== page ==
Visitors queue for access at a checkpoint during a tour to the Chernobyl nuclear power plant in Ukraine. REUTERS

Last Friday, a Kiev court upheld a temporary ban on tourist visits to the Chernobyl nuclear power station, citing outdated legislation and potential health hazards.

The Ukrainian court ruling comes less than a year after government officials declared the region around the site of the 1986 nuclear plant meltdown safe and opened it for tours. The so-called dead zone was opened in January after Ukraine's emergency situations ministry claimed that radiation levels had returned to normal levels. Tours abruptly ended in late June without explanation.

A visit to the toxic tourist attraction with the Ukrainian Emergencies Ministry ran at roughly $150. Groups of visitors toured the nuclear power plant and the ghost town of Pripyat, built in 1970 to house almost 50,000 plant workers and their families and abandoned in 1986 after a routine experiment went terribly wrong.

Chernobyl's fourth reactor exploded, sending plumes of radiation equivalent to 400 Hiroshimas into the sky. The Soviets waited nearly three days before publicly acknowledging that an accident occurred and estimates on how many died both directly, and indirectly from radiation vary widely.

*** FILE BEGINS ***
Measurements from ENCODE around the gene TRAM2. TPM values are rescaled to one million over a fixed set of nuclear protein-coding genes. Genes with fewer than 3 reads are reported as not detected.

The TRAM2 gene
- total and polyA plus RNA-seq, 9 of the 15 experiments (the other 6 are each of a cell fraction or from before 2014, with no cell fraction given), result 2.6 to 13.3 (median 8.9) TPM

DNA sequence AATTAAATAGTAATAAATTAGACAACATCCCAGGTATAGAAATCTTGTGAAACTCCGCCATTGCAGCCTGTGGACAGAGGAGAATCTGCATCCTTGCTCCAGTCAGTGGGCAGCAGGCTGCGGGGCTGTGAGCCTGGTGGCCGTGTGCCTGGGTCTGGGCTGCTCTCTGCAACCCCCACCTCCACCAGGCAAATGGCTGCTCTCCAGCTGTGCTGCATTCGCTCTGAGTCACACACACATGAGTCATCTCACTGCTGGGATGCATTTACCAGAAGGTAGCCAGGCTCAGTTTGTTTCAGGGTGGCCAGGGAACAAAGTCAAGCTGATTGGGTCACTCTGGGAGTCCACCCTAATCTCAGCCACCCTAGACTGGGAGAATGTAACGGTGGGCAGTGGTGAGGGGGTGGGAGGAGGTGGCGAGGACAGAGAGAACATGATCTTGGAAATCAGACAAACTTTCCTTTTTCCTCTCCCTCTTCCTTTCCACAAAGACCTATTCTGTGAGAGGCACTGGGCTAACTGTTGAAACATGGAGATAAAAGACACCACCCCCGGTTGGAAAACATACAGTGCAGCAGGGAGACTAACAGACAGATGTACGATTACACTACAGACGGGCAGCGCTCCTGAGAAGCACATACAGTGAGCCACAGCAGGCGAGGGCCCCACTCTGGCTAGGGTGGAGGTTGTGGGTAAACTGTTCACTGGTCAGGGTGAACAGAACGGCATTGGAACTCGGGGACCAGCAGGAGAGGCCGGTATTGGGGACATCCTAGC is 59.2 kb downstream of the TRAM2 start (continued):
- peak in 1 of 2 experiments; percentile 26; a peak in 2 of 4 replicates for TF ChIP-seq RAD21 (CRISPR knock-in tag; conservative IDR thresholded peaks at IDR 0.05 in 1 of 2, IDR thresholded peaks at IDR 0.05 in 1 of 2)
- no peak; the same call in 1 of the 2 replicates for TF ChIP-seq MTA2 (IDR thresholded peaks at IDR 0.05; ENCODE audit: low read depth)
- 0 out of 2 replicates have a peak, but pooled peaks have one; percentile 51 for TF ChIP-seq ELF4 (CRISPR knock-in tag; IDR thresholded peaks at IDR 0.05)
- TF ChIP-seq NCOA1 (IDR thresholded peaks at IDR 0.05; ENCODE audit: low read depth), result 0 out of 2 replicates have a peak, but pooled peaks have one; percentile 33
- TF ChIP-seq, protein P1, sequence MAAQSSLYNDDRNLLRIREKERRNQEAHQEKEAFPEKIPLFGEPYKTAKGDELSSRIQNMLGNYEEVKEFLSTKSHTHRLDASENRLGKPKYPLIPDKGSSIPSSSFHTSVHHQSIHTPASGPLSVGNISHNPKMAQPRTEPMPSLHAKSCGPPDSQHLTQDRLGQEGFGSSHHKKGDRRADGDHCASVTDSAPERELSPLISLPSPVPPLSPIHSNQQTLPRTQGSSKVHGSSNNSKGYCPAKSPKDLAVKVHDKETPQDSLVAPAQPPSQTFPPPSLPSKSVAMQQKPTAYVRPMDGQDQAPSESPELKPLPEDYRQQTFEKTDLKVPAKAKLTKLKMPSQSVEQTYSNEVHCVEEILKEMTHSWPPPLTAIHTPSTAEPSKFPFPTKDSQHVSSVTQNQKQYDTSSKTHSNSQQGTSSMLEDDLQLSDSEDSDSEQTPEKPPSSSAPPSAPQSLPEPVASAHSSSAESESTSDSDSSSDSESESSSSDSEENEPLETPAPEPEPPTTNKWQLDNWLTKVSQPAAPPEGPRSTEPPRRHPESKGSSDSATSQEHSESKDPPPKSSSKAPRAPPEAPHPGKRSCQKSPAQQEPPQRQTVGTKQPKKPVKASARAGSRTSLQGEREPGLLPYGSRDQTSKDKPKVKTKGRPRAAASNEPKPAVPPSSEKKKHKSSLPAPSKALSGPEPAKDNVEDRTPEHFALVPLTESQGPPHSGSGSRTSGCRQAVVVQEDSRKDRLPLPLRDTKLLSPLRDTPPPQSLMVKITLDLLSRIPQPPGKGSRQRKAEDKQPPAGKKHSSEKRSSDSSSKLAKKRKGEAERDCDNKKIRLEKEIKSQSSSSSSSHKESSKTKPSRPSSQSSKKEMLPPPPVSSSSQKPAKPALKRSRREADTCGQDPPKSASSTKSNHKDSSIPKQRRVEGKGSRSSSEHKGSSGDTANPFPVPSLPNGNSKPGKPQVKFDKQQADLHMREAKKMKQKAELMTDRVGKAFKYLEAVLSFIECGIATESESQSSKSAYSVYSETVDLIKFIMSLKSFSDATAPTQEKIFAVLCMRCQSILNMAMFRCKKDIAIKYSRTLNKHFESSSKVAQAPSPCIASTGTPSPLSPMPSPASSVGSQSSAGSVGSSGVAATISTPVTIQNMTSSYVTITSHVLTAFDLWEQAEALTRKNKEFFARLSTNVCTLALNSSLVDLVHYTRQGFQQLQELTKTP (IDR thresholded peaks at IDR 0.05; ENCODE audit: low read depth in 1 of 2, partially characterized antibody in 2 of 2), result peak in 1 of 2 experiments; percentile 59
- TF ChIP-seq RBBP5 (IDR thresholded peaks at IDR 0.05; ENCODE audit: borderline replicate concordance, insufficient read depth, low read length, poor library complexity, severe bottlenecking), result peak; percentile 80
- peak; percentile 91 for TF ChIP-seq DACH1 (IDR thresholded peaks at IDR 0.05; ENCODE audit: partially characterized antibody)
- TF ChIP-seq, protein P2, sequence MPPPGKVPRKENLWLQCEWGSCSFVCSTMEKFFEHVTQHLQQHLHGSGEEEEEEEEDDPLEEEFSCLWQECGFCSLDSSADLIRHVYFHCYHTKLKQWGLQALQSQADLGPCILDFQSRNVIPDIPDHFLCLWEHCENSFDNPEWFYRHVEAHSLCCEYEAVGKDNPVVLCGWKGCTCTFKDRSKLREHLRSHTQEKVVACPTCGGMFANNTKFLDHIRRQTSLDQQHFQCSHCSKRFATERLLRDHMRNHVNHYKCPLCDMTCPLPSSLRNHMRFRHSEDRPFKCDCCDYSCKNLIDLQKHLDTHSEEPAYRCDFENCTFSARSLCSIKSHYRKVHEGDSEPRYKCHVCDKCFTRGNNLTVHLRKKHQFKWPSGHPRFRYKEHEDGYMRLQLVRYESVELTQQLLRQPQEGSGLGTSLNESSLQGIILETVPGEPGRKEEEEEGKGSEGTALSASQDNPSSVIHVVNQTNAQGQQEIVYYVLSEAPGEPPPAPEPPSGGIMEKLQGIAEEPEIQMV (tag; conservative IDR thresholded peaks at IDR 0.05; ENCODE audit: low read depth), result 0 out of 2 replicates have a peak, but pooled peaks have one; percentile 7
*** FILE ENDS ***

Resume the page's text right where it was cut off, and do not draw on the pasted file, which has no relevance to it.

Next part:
The town of Pripyat is said to be left exactly how it was in 1986, with large soviet posters along classroom walls and children's dolls scattered where they were abandoned. The typical tour took visitors to the gates of the station, into a radiation monitoring center, and to a workers' canteen for lunch.

Visitors were forced to sign a waiver exempting the tour operator from all responsibility in the event they later suffer from radiation-related health problems.

Spokesmen for the Chernobyl Atomic Energy Station have reportedly said they hope to reopen the site for tourists before the year ends. Ukraine's Ministry of Justice will finish a government review of new rules for visiting the region on Friday, after which tour companies should be able to guide intrepid travelers to the depopulated region once again.

Among other regulations, the new rules would require tourists to carry personal security badges and apply for their tours no less than 10 days before traveling to the site.

Disaster tourism became a big draw and surprising trend in 2011.

In earthquake-ravaged areas like Christchurch, NZ and Japan's Tohuku region, curious travelers are invited to inspect the damage.

Christchurch, rocked by a shallow 6.3-magnitude earthquake and endless aftershocks, offers several opportunities to view the destruction from helicopter tours above to Segway tours around the perimeter.

Swaths of Japanese tourists made the cross-country trip to snap photos of the mass destruction caused by the Tohoku Earthquake, tsunami, and subsequent meltdown at the Fukushima Daiichi nuclear power plant in March.

Meanwhile, Katrina tours are as busy as ever with both bus and bike options.

It may be 10 years since the attacks of 9/11, but tourists are flocking to lower Manhattan in record numbers to visit the recently opened and often sold-out National September 11 Memorial.

The most recent disaster tour on offer is in the war-torn Democratic Republic of Congo. Officials at Virunga National Park invited anyone daring enough to go on an overnight trek to camp near the erupting Nyamulagira Volcano.

A perverse curiosity appears to be pushing travelers away from traditional adventures and toward the misadventure.